Petty Politicians' Tit For Tat Mantra

Chiranjit Banerjee

My residential school had both formal and informal rules of engagement that were spelt out upfront (within hours and not just days of being admitted) by the school authorities and the senior boys respectively. The latter usually had the blessings of the establishment even though some of it may have been covert. I still vividly recall one of the several missives that my school mentor (who was all of thirteen even as I was within touching distance of twelve) held out very sternly for me, “ Don’t ever try to take a lift from Bengali boys senior to you and don’t dare speak in your mother tongue while on school campus.” In short, there was going to be no patronage racket on identity lines at the Rashtriya Indian Military College (RIMC). Its unsurprising that some of the dearest friends that I ended up making in those life defining five years are not Bengalis. At every juncture, our masters and prefects reminded us to rise above our origins and identities. There was simply no room for pettiness in school.

But when I look around at our political leaders, one only sees them jostling for unfair advantages, whether for themselves, their families, their parties or their cronies. They fail to rise from the quagmire of their sharply etched identities, time after time. The other manifestation of pettiness laced with vendetta that dots Indian politics is the "tit for tat" governance model. You sent the enforcement agencies after our financiers, we will return the compliment; you handpicked servile governors, our appointees will touch newer lows; you ran caste based patronage rackets in the higher bureaucracy, we are entitled to our favorites; you promoted judges aligned to your thought process, so will we; the cultural institutions were taken hostage by your camp followers, our ideologues will follow suit; you muzzled the media, we will silence them forever.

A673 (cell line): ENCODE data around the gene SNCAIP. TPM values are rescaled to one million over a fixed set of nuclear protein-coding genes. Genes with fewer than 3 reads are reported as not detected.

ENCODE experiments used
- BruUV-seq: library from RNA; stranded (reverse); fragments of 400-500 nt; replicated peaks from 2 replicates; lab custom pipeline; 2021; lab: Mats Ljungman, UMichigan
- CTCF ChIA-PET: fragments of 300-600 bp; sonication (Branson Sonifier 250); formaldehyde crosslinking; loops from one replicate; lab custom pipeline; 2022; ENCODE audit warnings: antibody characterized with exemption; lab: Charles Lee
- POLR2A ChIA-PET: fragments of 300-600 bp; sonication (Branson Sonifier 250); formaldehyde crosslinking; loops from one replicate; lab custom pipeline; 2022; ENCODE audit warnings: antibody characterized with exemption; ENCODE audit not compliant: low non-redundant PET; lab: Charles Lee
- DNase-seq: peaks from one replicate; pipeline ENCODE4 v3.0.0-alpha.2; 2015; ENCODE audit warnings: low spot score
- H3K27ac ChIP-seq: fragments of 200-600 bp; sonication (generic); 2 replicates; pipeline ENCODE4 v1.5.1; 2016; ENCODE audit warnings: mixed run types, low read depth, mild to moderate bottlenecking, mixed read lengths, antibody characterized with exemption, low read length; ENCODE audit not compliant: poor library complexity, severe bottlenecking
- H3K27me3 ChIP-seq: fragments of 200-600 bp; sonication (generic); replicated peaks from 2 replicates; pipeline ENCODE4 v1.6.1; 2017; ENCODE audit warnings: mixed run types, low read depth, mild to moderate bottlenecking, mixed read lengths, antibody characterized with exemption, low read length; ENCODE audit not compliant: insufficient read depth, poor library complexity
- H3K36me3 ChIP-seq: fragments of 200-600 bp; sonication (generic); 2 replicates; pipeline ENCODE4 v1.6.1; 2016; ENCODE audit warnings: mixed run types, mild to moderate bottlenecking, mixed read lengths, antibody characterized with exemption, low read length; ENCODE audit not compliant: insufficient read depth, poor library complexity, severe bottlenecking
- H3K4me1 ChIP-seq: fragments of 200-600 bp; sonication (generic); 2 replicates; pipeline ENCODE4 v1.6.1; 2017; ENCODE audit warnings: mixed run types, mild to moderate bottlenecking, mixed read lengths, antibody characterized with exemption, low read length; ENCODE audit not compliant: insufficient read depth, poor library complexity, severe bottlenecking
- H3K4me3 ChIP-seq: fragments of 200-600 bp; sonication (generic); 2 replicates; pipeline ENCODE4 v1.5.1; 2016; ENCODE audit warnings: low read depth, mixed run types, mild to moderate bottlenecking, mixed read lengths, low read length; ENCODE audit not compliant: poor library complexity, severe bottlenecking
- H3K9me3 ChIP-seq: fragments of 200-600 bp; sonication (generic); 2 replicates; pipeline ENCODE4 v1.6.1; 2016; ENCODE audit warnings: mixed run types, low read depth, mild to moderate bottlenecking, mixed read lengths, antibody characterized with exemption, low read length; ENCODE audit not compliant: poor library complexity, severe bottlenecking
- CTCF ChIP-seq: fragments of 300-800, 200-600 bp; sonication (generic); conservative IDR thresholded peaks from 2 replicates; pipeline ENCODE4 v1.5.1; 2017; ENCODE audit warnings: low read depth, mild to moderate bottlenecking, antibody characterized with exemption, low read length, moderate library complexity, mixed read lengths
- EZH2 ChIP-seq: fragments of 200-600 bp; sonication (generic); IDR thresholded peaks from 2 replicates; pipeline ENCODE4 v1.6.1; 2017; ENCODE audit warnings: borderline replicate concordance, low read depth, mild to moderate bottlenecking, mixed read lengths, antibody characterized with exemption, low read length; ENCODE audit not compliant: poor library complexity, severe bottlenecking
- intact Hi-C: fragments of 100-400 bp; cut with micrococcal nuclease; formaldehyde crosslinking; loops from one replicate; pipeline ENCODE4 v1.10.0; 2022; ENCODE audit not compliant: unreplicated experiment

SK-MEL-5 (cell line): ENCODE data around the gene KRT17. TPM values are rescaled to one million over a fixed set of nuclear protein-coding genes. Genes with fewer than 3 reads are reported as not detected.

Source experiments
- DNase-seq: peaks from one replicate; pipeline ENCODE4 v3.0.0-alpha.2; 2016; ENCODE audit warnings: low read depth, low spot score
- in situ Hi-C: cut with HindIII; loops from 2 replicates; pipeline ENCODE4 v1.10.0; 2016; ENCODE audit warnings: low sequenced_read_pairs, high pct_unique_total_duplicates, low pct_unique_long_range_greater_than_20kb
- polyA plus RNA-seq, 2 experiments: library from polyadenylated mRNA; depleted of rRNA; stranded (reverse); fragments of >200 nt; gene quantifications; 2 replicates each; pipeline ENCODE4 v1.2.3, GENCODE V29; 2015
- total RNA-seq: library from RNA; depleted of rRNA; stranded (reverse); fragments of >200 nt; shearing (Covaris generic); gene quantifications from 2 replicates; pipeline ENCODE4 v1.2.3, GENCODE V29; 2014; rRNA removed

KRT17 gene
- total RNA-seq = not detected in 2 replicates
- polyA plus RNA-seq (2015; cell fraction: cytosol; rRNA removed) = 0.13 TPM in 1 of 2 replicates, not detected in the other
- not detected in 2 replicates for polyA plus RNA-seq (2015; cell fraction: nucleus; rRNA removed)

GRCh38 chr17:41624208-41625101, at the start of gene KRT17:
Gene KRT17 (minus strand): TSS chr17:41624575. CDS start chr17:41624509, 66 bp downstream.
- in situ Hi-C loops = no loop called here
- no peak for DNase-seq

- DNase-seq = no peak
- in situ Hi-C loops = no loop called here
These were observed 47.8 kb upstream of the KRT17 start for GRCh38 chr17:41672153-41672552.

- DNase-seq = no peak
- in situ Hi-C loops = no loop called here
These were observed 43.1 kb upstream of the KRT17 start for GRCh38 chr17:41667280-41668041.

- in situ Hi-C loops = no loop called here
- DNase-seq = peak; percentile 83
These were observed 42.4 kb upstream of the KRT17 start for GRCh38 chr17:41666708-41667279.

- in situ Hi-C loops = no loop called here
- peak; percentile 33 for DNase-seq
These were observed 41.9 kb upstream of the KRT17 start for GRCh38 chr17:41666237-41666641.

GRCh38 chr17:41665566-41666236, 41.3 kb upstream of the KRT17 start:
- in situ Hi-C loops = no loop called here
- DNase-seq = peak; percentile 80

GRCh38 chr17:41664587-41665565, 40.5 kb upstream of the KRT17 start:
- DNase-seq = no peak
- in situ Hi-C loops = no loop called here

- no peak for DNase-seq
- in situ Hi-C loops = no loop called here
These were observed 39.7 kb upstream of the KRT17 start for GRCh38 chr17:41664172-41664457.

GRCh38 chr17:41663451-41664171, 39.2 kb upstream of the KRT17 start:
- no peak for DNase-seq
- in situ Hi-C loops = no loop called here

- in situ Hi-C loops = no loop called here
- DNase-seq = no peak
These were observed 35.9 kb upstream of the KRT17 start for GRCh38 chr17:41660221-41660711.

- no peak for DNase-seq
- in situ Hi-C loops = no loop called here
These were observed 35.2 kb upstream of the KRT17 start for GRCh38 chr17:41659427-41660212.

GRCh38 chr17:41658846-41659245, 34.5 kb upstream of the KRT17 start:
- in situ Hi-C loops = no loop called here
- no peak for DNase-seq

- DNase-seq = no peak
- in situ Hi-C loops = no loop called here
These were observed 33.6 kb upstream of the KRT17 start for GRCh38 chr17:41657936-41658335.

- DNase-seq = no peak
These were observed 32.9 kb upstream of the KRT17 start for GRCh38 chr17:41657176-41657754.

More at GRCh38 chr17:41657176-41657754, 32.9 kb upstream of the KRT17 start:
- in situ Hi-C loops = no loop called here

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Most of India likes to march to the beat of the humdrum lowest common denominator. The exhilarating strain of the high note is not for them. Every morning, the papers point to yet another politician (or for that matter bureaucrat or industrialist) falling in the esteem of those who put nation before self. When regimes change, business analysts take only a few minutes to profile those cronies who are likely to profit from the incoming administration and also those who would come to grief. Ditto for bureaucrats, police officers and tax sleuths. It is all about “either yours or mine” and never “ours”. That’s how polarized India has come to be in these seventy tumultuous years of independence. It feels like we have had only partisan Chief and Prime Ministers who only cared for the formations supporting them. Leaders who were once considered beyond reproach are now being reviled in this “tit for tat” downward spiral that seeks new depths every day.

Rising does not fetch you as many votes as stooping does. This is being abundantly proved by the coarse narrative on social media where venom circulates more vigorously than camaraderie. Hate mongers rally constituents far more easily than statesmen do. It feels like even as some of us were being motivated to rise in school, most others were being nudged to fall. Most of our billionaires made their fortunes by falling from grace as the continuing exposes on their misdeeds surface. As did our politicians. And as tit for tat continues unabated, we could soon be feeding on the carcass of the nation in making.

 

(The writer is a Corporate Consultant, based in Bengaluru)

Comments   

0 #1 Erhard Rodrigues 2018-05-27 14:34
This beautifully articulated note resonates the bitter truth of today’s polity. Hope it spreads widely and gets the required visibility.

Many thanks Chiranjit !
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